CCU Singleton Building

Coastal Carolina University just completed Phase Two of their three-phase plan to stabilize the University’s budget, which included a reduction in force (RIF) of 36 staff positions, according to CCU officials.

“Within the past few weeks, the University took significant steps toward stabilizing the Fiscal Year 2020-21 budget, putting in place mandatory and facilitating voluntary furloughs for our faculty and staff. Additionally, CCU received authorization from the South Carolina Division of State Human Resources (DSHR) to implement another critical and extremely difficult measure – a Reduction in Force (RIF) plan that eliminates positions across the campus,” said CCU’s Chief Communications Officer and Associate Vice President of the Office of University Marketing and Communication Martha Hunn.

The layoffs took effect July 15.

“While we know this measure represents a very necessary reduction in the University’s expenses, we clearly understand that, more than anything, this represents our people of CCU who, along with their families, will suffer the stresses of losing their jobs,” CCU President David DeCenzo said. “We would never have anticipated Coastal Carolina University would experience such a tough period, but this global pandemic continues to impact our very way of life, and has certainly tested and challenged us like no other event in Coastal’s history.”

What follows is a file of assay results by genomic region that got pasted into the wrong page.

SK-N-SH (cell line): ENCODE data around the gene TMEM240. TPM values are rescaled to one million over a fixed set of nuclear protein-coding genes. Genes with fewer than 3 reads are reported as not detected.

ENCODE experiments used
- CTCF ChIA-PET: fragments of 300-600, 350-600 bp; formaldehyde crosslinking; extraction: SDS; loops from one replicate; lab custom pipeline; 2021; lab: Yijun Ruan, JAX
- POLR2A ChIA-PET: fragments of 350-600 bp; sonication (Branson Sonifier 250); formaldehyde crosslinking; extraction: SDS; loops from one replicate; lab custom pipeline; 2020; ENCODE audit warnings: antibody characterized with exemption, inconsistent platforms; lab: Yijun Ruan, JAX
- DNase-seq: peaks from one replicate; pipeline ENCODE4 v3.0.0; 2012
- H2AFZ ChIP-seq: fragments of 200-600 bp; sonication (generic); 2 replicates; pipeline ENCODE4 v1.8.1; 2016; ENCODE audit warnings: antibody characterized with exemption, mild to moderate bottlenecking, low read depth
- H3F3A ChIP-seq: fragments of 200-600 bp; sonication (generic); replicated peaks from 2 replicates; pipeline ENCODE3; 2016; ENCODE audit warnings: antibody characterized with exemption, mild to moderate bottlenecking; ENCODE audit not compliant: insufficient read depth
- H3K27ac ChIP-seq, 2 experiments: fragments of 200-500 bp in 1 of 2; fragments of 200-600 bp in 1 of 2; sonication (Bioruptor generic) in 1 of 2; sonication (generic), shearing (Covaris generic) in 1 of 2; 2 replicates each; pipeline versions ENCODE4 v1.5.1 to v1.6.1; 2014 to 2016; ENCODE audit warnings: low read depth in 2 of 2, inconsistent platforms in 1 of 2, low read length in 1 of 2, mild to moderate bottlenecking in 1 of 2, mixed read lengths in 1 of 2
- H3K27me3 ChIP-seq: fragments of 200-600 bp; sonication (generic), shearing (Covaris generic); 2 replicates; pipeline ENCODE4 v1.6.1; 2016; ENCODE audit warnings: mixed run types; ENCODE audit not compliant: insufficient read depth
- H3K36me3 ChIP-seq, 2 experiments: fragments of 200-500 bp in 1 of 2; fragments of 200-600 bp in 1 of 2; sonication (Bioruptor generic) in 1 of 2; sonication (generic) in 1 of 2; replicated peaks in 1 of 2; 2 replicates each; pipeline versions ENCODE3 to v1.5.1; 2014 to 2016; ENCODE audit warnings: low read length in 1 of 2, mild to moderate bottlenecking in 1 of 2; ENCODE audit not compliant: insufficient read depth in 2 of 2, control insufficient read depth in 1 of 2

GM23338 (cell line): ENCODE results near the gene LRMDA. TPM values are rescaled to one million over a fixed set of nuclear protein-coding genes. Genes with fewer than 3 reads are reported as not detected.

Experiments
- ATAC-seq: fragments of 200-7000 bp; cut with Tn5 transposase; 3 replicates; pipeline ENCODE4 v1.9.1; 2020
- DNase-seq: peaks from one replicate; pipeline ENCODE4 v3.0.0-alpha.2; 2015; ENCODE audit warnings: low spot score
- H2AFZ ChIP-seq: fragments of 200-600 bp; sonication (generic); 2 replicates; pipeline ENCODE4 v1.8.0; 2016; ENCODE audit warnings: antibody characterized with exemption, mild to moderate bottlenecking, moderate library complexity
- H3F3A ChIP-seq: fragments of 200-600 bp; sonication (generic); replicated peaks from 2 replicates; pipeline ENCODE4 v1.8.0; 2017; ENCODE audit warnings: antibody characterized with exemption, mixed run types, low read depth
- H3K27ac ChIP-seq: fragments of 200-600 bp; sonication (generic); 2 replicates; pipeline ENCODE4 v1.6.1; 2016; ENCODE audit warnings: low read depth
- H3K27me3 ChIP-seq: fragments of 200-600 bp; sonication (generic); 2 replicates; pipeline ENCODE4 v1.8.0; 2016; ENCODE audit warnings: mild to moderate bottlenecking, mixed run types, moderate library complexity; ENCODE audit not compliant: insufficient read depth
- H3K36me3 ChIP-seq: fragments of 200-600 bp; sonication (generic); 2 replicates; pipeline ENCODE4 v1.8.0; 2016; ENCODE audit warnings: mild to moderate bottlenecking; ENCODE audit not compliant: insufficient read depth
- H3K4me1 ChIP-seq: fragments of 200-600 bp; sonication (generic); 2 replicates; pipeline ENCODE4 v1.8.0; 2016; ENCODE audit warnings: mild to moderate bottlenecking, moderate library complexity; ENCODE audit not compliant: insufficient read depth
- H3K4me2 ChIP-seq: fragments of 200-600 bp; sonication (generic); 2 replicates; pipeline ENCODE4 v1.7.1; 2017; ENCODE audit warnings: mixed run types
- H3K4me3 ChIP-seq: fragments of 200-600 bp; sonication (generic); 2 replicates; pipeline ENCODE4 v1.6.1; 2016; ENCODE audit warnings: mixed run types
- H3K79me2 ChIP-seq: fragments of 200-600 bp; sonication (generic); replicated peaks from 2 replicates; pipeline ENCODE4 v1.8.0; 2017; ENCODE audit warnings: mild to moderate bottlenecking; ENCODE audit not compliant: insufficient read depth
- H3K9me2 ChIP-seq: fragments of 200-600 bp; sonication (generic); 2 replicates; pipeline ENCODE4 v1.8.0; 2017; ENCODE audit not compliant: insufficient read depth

In May, the university released its Coastal Comeback Plan to return to in-person instruction this Fall.

“The process, policies, procedures, and protocols by which we will return to full operations is guided by our regard for public health, our determination to best serve our students, and our commitment to protect the health and safety of the University community,” according to their Coastal Comeback page of the school's website.

In April, DeCenzo outlined the steps that might be necessary to get their budget back on track, including evaluating their operations, reducing payroll, reducing expenditures, and other cost-reduction measures.

According to Hunn, the General Assembly authorized the University to implement these larger scale reductions, which included furloughs and the RIF plan.

My Horry News reported earlier this month that the furlough plan began July 1, 2020, and is scaled as follows: salaries between $33,101 and $33,600 will take one day; those between $33,601-$34,350 will take five days; those between $34,351 and $35,000 will take ten days; those between $35,001 and $35,750 will take 15 days, and those above $35,751 will take the full 20 days.

The furlough days must be taken during the 2020-2021 fiscal year, and the university has also developed a Voluntary Furlough Program for those interested.

The school hopes to save around $7 million through the furlough plan.

Phase Three of the university’s plan, officials say, once CCU has a better handle on what Fall 2020 enrollment will look like, they will evaluate possibilities to accommodate their actual enrollment numbers in terms of operations and payroll.

In June, CCU Provost Dr. Daniel Ennis told the Horry County Higher Education Committee (HCHEC) he was confident that a strong recruitment effort will “hopefully help us rebound, if not by next fall, then into next spring.”

DeCenzo said during the HCHEC meeting that when the school announced it would open in August, school officials saw more students committing to come back for in-person instruction.

Having a plan is good, DeCenzo said in June, but uncertainties abound.

“It’s a well-thought-out plan, but those plans can change in a heartbeat,” he said. “We’re hopeful that enrollment will be such that we’re going to be able to make up the revenue shortfalls that we’re anticipating.”


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